Used as a mulch, peat moss will reduce soil aeration, lower the soil pH, harden, and repel water. However, when the shredded peat moss is used as a soil conditioner and lightly cultivated into the soil, it greatly improves the organic matter content of the soil. This method of incorporation can only be used in new or unplanted areas as it will greatly endanger the shallow roots of established plants.
Stone chips and gravel
Stone chips and gravel are a durable, permanent mulch that is available in a wide range of sizes, shapes, and colors, providing an effect not possible with organic mulches. Used by itself, however, stone is not effective in controlling weeds or improving the soil. Marble and limestone gravel have the advantage of being quite alkaline which will benefit boxwood grown in a low pH soil.
Black or white plastic effectively eliminates weed growth by blocking sunlight, but plastic will not permit rain water to pass through and severely impairs normal water movement in the soil. While black plastic is more durable than clear or white plastic, it will cause elevated soil temperatures. When plastic is placed on even a slight slope, the mulch placed on top tends to slide downhill from rainfall.
In an effort to dispose of an excess supply of pallets, companies are shredding and incorporating them in traditional mulches. When constructed, the pallets are treated with chemical preservatives to prolong their life. These preservatives can adversely affect the health of boxwood and many other plants.
How should mulch be applied?
Before applying any mulch make sure that there is a good supply of soil moisture. Ideally, mulch should be applied after several hard frosts in late fall. Mulch may also be used in early spring after the chance of hard frosts has passed. Apply mulch only to a depth of 1" (2.5 cm). If the mulch is being used to top dress existing mulch, remove some of the existing mulch and apply only enough to bring the total depth to 1" (2.5 cm). Avoid mounding mulch under branches, which will encourage adventitious rooting. Over a period of time the organic materials used in mulch will decompose, adding humus and plant nutrients to the soil. As this occurs, it will be necessary to add additional mulch to maintain the 1" (2.5 cm) mulch depth.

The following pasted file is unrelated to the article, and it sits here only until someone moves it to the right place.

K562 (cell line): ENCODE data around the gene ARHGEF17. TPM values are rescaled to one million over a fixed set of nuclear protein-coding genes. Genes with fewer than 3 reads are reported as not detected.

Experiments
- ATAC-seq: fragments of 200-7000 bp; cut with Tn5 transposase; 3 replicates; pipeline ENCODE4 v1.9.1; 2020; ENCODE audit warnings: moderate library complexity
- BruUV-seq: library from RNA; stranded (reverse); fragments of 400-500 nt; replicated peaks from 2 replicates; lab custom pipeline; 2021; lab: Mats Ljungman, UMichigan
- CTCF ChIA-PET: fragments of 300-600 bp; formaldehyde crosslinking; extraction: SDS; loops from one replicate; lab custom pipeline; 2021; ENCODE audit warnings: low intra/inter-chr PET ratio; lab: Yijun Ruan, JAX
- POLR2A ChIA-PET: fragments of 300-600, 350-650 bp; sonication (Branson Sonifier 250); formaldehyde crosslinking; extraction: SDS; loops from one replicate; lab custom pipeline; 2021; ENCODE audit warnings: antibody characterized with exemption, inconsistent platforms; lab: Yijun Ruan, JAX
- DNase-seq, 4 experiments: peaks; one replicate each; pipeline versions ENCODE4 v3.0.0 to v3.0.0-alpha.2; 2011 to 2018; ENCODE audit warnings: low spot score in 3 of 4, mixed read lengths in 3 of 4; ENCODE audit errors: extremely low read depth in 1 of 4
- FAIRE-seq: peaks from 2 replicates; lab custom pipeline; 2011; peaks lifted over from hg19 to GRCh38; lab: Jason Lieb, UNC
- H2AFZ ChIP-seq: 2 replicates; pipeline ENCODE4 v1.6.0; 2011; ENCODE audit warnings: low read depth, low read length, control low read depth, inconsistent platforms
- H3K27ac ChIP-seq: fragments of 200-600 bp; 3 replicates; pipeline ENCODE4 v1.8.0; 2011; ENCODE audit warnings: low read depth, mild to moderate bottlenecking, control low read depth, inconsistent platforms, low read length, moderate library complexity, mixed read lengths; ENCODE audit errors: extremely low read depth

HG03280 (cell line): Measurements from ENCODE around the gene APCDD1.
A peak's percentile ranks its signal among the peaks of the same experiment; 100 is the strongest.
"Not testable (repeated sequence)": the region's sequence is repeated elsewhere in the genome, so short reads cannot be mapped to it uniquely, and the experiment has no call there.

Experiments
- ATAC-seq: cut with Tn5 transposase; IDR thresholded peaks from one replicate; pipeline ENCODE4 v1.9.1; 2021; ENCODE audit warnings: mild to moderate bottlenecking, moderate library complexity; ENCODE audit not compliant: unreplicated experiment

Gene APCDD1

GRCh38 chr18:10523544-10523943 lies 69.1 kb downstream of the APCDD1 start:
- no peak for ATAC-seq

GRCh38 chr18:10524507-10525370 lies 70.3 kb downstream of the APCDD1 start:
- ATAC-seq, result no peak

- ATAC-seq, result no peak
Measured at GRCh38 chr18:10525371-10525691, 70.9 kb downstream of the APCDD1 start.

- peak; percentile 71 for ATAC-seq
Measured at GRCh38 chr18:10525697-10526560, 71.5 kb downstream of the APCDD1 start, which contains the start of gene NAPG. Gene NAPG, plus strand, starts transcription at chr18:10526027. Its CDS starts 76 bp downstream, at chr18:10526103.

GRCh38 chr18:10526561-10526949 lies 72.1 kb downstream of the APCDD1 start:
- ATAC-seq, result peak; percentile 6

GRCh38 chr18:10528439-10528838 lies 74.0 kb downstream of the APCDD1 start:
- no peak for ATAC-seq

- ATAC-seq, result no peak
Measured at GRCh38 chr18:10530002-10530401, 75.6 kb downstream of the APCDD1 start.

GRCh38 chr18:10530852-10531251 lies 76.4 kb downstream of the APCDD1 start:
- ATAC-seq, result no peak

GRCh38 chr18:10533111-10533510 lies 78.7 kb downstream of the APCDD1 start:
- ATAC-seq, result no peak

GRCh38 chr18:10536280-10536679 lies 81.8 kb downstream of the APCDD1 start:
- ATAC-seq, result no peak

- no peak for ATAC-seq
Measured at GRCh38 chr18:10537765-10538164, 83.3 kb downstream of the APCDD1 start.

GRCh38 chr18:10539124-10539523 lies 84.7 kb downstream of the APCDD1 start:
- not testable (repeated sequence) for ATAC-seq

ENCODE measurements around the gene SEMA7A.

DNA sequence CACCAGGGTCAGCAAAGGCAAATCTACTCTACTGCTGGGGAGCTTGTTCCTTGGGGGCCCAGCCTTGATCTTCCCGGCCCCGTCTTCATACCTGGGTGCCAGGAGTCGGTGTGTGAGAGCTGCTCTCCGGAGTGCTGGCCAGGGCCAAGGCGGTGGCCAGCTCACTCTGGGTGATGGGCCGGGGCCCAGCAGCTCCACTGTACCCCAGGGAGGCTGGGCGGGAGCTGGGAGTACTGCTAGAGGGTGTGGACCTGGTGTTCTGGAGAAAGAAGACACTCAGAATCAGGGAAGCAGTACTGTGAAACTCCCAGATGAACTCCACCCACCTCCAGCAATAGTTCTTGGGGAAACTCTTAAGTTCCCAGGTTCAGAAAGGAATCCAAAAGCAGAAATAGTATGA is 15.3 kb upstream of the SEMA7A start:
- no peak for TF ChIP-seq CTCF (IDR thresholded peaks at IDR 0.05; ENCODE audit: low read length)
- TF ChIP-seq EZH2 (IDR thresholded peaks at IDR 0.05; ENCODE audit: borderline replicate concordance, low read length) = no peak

Can mulch cause problems?
Nitrogen deficiency in the soil
By using freshly chipped wood or bark mulch, including sawdust or straw, the soil nitrogen is rapidly depleted by the mulch as it decomposes, leaving little for the surface-rooted boxwood. This is easily avoided by using only decomposed mulch. If fresh mulch has already been applied, broadcast high nitrogen fertilizer to offset the loss caused by the freshly decomposing mulch.
This occurs most often in poorly drained soils and in areas where surface water collects. Mulch compounds the problem by restricting normal evaporation. Several remedies include: discontinue mulching, divert surface water, and improve the water drainage.
It is difficult to overstate the problems associated with applying too much mulch or when repeated applications of mulch are permitted to accumulate. Mulch that is deeper than 1" (2.5 cm) will encourage voles. The lack of soil air inhibits proper root growth. Deep mulch encourages the branches in the mulch to layer, producing adventitious rooting. Soils with excessively high organic matter content will not be improved by applications of mulch.